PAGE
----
Eyesight and Safety on the Road
Excellent eyesight is essential for road safety. If you think about it, staying safe on the road depends on a combination of a number of different visual abilities including being able to see both far ahead as well as your immediate surroundings, side or peripheral vision, seeing at night and color vision, to name some examples.
Being able to see well into the distance is highly necessary because of how it lets you evaluate the stretch of road in front of you and detect any danger that might come up. Being able to see ahead gives you a chance to act fast and stop any accidents that might have otherwise taken place. On the other hand, if you lack strong distance vision then there's a chance you may not be aware of the hazards until it's too late.
You also need peripheral vision, which enables you to see both sides of your car, which is crucial to be aware of other cars, animals and pedestrians without having to even glance away from the road lying ahead. Strong peripheral vision is also important for switching lanes and making turns. Use your side and rearview mirrors. Check they're adjusted correctly, to assist your view of the road to your sides and back.
Additionally, good depth perception is important for road safety. This lets you measure distances properly in busy driving conditions, switch lanes and overtake other vehicles on the road. Good depth perception calls for adequate sight in both eyes. In cases of people that have lost vision in one eye, it's essential to check with your eye doctor to determine whether it is okay for you to drive. It may be suggested that you refrain from driving until your vision is corrected to achieve proper depth perception.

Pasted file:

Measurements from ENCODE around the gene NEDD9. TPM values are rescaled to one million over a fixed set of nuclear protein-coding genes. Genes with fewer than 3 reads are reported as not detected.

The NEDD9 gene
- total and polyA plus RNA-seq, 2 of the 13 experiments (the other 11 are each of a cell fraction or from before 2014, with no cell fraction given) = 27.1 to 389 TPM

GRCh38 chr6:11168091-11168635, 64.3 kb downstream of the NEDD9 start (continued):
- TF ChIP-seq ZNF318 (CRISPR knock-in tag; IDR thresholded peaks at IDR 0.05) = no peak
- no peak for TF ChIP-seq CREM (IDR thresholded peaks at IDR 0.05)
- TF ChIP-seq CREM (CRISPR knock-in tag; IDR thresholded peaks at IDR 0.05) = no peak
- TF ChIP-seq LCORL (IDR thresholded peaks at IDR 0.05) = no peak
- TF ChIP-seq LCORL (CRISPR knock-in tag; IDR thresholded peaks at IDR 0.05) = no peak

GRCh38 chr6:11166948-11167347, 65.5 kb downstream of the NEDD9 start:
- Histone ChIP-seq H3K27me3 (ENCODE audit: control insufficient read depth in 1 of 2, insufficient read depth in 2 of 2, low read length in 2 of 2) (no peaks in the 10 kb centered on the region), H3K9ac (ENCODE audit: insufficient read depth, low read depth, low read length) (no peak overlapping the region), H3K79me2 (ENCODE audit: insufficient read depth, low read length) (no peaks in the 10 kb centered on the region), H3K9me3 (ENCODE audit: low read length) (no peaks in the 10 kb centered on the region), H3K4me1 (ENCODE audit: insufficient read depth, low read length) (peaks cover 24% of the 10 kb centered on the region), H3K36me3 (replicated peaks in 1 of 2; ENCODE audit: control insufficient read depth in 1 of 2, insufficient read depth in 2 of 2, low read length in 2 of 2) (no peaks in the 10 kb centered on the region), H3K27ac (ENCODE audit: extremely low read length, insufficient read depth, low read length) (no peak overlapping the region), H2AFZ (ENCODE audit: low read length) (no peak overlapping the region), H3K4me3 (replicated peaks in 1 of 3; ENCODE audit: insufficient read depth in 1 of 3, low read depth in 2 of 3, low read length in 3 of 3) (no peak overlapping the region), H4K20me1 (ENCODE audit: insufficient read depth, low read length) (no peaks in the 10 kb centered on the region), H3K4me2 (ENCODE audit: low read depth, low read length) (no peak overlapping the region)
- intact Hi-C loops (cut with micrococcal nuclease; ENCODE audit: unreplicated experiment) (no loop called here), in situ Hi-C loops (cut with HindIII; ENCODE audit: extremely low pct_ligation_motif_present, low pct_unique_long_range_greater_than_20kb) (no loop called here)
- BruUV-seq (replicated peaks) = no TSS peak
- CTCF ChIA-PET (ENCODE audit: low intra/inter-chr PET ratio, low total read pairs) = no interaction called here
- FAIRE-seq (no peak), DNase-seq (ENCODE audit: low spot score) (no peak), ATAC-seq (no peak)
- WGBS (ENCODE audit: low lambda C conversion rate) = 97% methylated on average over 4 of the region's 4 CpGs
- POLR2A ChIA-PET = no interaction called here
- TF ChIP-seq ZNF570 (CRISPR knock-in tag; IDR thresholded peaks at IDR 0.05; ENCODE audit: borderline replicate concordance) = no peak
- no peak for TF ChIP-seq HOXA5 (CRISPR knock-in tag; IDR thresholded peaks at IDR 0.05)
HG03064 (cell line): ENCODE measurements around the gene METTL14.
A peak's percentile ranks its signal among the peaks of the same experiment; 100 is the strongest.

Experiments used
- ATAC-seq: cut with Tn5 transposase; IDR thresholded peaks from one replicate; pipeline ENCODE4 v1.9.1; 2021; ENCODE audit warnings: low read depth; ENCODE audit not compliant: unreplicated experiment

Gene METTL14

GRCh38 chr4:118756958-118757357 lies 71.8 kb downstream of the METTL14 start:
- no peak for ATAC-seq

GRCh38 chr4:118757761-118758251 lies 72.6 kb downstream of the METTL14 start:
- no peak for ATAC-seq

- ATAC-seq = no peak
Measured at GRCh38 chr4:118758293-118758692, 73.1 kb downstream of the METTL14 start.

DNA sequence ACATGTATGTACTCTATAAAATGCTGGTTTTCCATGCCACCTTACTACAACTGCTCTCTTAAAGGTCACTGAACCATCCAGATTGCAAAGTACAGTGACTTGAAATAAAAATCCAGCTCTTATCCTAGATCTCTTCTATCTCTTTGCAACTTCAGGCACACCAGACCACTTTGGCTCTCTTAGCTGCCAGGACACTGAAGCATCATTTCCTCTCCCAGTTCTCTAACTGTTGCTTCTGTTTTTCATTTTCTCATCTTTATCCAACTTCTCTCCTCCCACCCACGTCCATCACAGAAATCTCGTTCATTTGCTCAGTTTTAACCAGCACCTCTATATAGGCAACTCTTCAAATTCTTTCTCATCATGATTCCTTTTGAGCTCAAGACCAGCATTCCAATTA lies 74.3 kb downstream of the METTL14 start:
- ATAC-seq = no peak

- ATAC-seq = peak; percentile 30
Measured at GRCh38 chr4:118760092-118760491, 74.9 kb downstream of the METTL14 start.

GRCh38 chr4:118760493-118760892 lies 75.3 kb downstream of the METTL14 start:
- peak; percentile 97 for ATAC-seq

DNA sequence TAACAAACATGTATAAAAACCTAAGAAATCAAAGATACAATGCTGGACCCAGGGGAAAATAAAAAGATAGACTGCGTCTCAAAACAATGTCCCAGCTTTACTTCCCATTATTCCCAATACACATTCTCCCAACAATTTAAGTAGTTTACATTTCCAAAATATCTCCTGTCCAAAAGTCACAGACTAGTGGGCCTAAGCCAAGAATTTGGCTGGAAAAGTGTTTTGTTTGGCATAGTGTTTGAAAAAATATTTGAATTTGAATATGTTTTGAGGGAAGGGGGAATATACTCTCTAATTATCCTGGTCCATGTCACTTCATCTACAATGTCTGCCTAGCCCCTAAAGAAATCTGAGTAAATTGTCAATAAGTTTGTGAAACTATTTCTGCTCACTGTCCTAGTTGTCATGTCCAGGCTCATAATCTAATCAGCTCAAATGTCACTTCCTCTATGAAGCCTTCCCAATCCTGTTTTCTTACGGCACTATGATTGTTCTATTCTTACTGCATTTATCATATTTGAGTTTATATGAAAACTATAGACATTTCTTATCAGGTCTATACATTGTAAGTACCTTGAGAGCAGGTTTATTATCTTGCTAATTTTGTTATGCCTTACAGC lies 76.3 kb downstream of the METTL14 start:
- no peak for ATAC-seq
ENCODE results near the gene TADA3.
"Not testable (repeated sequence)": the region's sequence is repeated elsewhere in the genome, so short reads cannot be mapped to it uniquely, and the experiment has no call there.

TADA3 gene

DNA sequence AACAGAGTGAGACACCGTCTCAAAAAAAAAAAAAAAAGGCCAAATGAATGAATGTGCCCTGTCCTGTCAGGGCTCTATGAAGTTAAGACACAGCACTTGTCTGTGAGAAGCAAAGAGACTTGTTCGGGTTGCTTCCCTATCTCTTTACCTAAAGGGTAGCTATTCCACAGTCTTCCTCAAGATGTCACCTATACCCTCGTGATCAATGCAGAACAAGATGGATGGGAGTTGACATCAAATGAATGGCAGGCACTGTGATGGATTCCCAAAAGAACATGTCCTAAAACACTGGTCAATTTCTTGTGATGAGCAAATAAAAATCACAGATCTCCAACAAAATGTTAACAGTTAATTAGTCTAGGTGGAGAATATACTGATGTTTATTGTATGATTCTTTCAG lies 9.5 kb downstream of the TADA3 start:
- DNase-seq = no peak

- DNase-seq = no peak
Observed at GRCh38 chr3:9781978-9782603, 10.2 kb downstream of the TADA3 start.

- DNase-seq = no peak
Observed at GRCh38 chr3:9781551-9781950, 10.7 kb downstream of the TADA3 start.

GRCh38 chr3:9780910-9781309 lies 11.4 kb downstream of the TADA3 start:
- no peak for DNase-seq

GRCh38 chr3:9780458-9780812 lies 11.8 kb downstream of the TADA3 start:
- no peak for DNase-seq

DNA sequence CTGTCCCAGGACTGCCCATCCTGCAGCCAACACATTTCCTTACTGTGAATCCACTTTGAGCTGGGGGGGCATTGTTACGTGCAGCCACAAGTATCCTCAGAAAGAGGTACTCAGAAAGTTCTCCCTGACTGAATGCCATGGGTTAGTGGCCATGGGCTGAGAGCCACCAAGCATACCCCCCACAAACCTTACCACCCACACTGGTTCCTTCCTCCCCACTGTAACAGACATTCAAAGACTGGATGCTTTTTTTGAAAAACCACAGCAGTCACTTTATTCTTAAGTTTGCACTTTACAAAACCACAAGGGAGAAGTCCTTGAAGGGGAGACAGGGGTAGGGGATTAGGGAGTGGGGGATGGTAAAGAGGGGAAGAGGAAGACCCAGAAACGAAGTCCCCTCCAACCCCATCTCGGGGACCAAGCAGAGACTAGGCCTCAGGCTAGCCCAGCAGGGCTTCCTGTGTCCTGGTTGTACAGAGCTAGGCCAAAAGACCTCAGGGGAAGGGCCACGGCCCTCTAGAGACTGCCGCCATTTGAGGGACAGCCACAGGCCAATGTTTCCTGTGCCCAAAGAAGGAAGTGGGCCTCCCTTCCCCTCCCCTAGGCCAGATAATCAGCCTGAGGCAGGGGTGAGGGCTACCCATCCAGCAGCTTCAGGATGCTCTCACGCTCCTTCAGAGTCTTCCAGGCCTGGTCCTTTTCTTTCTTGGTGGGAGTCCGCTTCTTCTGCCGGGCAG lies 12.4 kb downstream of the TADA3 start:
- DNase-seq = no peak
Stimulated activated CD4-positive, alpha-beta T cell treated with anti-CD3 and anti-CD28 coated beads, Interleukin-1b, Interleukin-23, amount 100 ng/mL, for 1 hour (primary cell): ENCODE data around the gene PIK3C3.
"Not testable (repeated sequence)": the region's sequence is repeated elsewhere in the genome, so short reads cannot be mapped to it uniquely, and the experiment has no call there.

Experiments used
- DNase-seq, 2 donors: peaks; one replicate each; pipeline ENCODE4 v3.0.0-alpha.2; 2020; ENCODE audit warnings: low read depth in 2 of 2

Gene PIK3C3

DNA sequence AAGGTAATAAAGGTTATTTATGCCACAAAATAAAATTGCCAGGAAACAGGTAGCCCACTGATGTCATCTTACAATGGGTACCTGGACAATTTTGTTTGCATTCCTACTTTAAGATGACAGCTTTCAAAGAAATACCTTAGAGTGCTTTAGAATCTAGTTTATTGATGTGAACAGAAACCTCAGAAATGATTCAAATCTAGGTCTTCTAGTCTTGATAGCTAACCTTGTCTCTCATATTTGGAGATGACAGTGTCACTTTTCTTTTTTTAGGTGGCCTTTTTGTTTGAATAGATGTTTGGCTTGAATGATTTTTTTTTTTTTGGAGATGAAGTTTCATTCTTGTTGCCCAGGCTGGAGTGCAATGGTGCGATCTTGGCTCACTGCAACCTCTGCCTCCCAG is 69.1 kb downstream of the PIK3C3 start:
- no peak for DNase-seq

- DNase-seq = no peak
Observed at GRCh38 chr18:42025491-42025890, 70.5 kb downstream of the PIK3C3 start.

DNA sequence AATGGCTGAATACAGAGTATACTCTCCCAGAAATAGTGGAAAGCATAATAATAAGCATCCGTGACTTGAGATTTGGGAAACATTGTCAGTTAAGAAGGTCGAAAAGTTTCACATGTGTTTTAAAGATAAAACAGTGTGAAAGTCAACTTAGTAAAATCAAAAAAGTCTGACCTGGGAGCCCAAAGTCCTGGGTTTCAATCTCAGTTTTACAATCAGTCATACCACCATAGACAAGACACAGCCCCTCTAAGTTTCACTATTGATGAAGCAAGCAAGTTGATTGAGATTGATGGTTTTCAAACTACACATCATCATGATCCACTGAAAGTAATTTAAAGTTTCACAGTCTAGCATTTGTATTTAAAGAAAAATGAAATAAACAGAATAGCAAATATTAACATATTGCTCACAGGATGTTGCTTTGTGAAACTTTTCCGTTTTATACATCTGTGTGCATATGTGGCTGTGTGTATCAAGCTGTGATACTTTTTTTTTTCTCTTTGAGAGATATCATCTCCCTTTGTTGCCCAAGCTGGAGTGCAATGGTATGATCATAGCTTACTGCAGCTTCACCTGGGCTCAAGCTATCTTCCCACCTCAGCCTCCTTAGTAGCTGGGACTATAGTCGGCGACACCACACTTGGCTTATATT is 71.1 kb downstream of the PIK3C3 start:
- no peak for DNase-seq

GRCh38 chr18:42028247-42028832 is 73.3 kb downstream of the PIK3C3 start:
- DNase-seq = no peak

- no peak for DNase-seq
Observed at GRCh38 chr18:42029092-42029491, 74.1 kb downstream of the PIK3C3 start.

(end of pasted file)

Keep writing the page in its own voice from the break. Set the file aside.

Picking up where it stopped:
Accommodation also comes into use on the road. This is the ability to shift your focus from something in the distance to something near, such as from the distance ahead of you to the dashboard. If you're over the age of 45 it's common for you to have trouble with near vision, and you might need reading glasses or another corrective device to see your dashboard. Speak to your optometrist to talk about the options.
Color vision also comes into play in the car. Drivers must be able to immediately see traffic lights, indicator signs and warning signals. For those with color blindness, reaction time may be slower than people with regular vision. If this sounds familiar, try not to use medium or dark colored sunglasses, because these can seriously interfere with your ability to identify colors.
At the first sign of vision problems, think about how it affects your ability to drive. You can't afford to endanger your own life or those of other people on the road! If you suspect your vision isn't perfect, see your eye doctor, and have a thorough eye exam sooner rather than later.